What Works Inaugural Annual Scientific Meeting – Day 1

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The sun was out in full for the first day of the What Works Inaugural Annual Scientific Meeting in stunning Stellenbosch, South Africa. This echoed the bright ideas and enlightening discussion shared by more than forty researchers, policy makers, and programmers on what works to prevent violence against women and girls (VAWG).

Being the first scientific meeting for programme, the day focused on sharing new learning across the three components; and discussing research methods and approaches to understanding VAWG, with a view to strengthening the science of “What Works”.

Katie Chapman from DFID opened the meeting and noted the high expectations for the innovative programme. “We are looking for the What Works programme to break new ground and further the field to prevent violence against women and girls”, she said. The welcoming session acknowledged the tremendous progress made in the last 20 years towards ending VAWG, and the important point at which we now stand – with a high degree of political will, and the inclusions of specific targets on ending VAWG in the upcoming Sustainable Development Goals. Claudia Garcia-Moreno from the World Health Organization who chaired the opening session, reiterated her excitement about the breadth and depth of the research being undertaken under the programme and its potential to build on the current momentum and significantly advance the field.

The first technical session, which included presentations from Stacey Scriver, Lori Heise, Esnat Chirwa, Kristin Dunkle and Rachel Jewkes, was on the links between structural economic, political and social factors and the prevalence of violence. Some interesting findings and ideas that arose from the presentations and discussions were:

  • That what drives the population level prevalence of VAWG may be different to what increases an individual women’s risk of experiencing violence.
  • However, the acceptability of violence is a key driver of both population prevalence and individual risk. Drawing on evidence from the RCT of SASA! (a community mobilisation intervention in Uganda), Lori Heise showed that one of the strongest pathways through which the intervention reduced violence was changing the norm around the acceptability of wife beating. The analysis suggested that community norms play a more significant mediating role than changes at the relationship and individual levels.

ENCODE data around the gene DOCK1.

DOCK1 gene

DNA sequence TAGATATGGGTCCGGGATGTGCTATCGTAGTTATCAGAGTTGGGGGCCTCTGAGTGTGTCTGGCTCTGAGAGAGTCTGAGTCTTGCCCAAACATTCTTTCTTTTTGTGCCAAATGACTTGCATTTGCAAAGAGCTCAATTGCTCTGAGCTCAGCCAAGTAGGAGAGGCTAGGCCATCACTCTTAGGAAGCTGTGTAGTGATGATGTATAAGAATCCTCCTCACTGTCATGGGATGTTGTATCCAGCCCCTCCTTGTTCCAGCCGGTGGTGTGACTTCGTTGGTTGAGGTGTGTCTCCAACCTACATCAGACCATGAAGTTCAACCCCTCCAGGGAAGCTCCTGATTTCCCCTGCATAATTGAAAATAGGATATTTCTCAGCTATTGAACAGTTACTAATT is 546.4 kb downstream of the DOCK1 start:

• Studies to evaluate interventions should also include measures of potential pathways to reduce violence over time.
  • Individual attitudes measured through the GEM scale were better at predicting men’s perpetration than women’s experiences of violence.
  • Shorter versions of attitude scales can be as predictive and valid as longer versions and therefore make surveys more efficient.
  • Underlying constructions of violent masculinity are related to the use of violence against women. And interestingly socio-economic status and experiences of child abuse appear to shape violent masculinity and sexual entitlement.

The second session focused on assessing the economic and social costs of violence and value for money. During this session Component 3 presented on conceptualising links between structural economic, political and social factors and the prevalence of violence. They explained how they plan to use gender responsive budgeting to show the cost of inaction compared to the amount of money actually being allocated to service provision by governments. This will provide a strong argument for why governments should invest in preventing VAWG.

Andy Gibbs from HEARD discussed what forms of economic empowerment interventions are effective in preventing violence, and concluded that economic only interventions generally are not effective but adding a gender component to these interventions seems to improve them. Giulia Ferrari from LSHTM presented on costing violence prevention programmes. The discussion around this session highlighted the importance of bridging the gap between the language of researchers and the language of policy makers. Important in this is the need to think about who we are trying to influence, what motivates them, and what is the main gain. It was suggested that the most compelling story wins and therefore we need to use the evidence to create a meaningful story for policy makers.

We’re looking forward to Day 2!


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